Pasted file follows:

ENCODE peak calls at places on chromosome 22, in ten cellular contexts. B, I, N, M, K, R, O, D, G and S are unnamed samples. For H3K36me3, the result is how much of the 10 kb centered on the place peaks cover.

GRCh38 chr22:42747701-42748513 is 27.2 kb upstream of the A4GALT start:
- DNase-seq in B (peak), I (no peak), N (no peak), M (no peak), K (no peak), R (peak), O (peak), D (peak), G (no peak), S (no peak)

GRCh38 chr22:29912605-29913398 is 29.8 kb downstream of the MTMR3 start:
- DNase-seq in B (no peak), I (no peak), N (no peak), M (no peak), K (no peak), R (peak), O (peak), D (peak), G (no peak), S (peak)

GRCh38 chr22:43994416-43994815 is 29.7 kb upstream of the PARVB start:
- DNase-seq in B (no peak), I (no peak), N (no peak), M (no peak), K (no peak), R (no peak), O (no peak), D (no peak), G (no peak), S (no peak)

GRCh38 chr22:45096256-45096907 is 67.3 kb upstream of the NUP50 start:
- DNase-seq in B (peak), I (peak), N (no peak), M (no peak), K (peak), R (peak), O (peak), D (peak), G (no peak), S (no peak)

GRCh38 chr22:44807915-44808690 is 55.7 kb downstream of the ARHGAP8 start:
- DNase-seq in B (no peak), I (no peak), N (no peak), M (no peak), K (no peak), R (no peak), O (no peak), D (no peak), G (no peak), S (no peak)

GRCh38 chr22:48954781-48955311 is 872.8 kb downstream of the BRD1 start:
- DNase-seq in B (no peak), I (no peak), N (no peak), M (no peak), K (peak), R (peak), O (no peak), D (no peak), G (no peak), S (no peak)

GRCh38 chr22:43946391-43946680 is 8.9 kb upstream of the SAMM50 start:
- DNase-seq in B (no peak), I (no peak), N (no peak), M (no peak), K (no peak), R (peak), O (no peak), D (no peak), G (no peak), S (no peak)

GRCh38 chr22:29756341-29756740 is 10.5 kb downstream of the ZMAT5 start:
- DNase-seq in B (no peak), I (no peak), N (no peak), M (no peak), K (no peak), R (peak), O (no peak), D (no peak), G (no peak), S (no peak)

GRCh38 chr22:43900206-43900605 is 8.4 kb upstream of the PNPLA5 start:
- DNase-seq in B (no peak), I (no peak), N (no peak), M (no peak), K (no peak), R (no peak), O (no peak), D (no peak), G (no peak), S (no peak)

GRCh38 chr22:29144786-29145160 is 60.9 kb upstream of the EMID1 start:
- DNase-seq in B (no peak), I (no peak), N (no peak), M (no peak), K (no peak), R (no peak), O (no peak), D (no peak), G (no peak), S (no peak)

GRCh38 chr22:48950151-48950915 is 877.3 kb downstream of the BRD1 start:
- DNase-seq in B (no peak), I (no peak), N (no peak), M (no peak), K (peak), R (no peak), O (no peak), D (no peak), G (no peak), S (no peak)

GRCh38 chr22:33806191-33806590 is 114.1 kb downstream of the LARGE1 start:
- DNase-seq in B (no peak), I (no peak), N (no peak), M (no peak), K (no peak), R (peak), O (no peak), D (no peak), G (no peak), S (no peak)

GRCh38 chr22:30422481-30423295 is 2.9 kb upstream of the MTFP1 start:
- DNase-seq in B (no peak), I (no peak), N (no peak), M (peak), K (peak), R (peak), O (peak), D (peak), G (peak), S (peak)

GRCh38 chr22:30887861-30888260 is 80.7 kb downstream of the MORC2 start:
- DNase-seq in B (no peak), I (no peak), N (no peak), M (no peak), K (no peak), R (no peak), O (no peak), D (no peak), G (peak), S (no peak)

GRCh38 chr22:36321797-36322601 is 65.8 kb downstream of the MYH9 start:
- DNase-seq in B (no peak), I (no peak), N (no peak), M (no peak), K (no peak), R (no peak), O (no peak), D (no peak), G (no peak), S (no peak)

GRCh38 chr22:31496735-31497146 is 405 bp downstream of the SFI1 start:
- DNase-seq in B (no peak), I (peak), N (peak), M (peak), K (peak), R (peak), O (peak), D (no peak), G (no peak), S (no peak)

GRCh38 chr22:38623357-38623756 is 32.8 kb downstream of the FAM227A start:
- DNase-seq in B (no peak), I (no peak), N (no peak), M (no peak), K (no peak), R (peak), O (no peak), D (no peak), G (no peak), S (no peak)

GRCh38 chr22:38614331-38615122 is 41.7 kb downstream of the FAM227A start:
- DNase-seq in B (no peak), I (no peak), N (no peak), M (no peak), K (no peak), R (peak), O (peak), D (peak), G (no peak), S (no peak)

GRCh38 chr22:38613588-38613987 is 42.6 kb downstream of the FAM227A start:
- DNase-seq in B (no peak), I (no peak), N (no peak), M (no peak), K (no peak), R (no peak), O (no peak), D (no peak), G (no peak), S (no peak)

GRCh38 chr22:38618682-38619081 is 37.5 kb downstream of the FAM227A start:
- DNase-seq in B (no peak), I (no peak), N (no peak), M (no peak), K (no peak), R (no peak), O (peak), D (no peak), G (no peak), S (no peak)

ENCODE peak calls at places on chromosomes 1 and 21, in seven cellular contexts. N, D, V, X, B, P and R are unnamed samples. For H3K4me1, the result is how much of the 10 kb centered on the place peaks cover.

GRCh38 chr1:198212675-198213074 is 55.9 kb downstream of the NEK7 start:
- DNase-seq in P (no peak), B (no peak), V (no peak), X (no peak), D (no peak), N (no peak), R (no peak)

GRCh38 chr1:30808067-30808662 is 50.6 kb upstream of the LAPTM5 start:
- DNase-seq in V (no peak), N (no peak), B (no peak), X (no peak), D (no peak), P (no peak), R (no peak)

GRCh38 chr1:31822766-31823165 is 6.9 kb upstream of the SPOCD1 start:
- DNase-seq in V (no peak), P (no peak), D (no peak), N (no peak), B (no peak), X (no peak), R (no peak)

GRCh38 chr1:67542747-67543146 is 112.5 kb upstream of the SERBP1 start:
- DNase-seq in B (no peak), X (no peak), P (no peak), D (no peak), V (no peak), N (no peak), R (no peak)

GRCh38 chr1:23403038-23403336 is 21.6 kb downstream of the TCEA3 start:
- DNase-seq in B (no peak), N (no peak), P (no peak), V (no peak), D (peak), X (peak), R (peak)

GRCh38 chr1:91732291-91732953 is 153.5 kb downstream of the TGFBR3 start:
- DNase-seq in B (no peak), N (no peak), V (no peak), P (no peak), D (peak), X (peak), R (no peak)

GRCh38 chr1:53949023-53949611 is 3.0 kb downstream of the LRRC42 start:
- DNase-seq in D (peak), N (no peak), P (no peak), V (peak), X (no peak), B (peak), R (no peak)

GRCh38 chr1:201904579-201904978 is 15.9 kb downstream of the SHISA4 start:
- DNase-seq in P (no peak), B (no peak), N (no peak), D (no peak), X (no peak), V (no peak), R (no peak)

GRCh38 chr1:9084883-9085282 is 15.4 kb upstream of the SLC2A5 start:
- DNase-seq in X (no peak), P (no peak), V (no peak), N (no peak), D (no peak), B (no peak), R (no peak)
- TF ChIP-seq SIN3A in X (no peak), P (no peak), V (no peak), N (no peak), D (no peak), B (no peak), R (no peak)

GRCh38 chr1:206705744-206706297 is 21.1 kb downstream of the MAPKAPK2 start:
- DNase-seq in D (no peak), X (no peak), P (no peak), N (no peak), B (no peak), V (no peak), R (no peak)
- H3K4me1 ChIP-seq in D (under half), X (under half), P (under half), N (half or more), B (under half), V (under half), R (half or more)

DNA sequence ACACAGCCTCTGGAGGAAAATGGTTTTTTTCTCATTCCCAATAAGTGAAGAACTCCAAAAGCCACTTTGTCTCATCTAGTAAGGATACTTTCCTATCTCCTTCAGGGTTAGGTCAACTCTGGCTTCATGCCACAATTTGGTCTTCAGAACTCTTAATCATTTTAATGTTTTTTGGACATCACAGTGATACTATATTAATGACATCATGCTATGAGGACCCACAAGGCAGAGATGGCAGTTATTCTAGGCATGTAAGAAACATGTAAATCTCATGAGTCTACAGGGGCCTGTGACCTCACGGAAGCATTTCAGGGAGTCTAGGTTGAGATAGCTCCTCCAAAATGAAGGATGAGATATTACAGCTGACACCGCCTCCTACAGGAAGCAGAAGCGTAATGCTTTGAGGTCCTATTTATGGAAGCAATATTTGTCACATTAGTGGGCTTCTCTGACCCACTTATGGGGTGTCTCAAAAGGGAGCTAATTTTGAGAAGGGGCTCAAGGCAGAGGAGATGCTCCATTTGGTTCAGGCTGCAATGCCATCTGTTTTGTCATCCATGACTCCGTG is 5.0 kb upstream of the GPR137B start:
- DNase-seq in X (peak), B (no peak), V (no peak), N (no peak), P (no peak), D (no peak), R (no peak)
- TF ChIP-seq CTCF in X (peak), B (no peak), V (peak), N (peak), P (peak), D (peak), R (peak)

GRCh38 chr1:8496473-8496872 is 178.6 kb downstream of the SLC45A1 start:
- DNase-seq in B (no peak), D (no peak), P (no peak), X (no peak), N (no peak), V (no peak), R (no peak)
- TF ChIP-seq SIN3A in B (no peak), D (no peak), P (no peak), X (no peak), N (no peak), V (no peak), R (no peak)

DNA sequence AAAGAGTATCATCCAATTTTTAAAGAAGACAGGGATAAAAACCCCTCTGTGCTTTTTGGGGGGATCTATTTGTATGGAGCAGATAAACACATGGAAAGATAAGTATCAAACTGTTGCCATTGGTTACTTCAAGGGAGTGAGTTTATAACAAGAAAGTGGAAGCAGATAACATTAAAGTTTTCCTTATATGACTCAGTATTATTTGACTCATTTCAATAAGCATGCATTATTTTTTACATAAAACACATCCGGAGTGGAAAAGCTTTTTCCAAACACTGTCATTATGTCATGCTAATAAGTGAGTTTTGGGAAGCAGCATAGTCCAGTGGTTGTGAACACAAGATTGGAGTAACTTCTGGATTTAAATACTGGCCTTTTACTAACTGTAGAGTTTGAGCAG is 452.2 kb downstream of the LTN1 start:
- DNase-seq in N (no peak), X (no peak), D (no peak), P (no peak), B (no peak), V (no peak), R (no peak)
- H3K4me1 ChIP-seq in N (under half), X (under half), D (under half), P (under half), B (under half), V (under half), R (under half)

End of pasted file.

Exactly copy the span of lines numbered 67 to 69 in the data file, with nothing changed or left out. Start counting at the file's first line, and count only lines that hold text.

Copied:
- TF ChIP-seq CTCF in X (peak), B (no peak), V (peak), N (peak), P (peak), D (peak), R (peak)

GRCh38 chr1:8496473-8496872 is 178.6 kb downstream of the SLC45A1 start:
- DNase-seq in B (no peak), D (no peak), P (no peak), X (no peak), N (no peak), V (no peak), R (no peak)